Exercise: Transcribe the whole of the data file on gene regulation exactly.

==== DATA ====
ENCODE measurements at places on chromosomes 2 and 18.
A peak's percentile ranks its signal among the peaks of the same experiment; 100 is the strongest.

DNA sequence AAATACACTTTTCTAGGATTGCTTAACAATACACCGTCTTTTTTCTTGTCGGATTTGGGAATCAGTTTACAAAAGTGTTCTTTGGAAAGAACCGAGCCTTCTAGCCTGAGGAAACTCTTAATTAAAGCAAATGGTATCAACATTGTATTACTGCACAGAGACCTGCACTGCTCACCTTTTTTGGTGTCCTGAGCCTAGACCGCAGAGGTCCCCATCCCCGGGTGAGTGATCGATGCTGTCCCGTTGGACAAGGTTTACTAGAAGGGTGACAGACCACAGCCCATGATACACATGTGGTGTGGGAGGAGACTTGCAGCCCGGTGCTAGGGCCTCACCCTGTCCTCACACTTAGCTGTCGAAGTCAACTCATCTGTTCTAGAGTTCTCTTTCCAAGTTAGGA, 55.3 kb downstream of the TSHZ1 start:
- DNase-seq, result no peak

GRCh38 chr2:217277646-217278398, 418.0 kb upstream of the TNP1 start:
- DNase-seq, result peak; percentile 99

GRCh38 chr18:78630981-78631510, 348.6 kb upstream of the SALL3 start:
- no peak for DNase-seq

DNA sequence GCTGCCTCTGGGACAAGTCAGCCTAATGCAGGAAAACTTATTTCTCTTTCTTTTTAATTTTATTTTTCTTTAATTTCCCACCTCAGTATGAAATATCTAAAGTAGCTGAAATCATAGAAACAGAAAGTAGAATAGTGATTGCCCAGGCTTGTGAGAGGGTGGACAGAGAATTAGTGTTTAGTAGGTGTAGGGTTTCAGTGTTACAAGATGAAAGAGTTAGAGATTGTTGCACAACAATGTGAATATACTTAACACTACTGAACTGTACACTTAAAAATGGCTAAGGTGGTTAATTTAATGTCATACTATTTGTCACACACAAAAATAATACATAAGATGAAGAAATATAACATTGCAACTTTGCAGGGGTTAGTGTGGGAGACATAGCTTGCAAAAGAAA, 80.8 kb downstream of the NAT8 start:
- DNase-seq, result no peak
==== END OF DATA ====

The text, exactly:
ENCODE measurements at places on chromosomes 2 and 18.
A peak's percentile ranks its signal among the peaks of the same experiment; 100 is the strongest.

DNA sequence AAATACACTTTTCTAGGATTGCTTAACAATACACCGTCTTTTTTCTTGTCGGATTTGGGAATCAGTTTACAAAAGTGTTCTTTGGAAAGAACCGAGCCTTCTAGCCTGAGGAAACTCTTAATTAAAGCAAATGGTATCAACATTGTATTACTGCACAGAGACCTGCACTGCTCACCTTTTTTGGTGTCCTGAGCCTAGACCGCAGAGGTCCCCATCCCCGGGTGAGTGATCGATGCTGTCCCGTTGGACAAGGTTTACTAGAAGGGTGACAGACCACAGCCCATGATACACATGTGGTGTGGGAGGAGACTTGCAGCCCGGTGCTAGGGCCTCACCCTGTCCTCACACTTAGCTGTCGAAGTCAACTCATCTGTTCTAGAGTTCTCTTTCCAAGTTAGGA, 55.3 kb downstream of the TSHZ1 start:
- DNase-seq, result no peak

GRCh38 chr2:217277646-217278398, 418.0 kb upstream of the TNP1 start:
- DNase-seq, result peak; percentile 99

GRCh38 chr18:78630981-78631510, 348.6 kb upstream of the SALL3 start:
- no peak for DNase-seq

DNA sequence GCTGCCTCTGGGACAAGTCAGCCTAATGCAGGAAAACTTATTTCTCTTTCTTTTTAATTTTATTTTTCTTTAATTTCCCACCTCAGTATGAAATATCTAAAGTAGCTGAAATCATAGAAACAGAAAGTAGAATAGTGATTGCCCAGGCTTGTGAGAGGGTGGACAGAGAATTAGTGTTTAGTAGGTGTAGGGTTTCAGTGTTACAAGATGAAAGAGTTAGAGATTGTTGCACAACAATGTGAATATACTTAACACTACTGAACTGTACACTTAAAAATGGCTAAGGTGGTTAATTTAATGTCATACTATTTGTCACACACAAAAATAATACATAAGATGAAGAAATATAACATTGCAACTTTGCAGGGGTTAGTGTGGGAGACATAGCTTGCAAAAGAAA, 80.8 kb downstream of the NAT8 start:
- DNase-seq, result no peak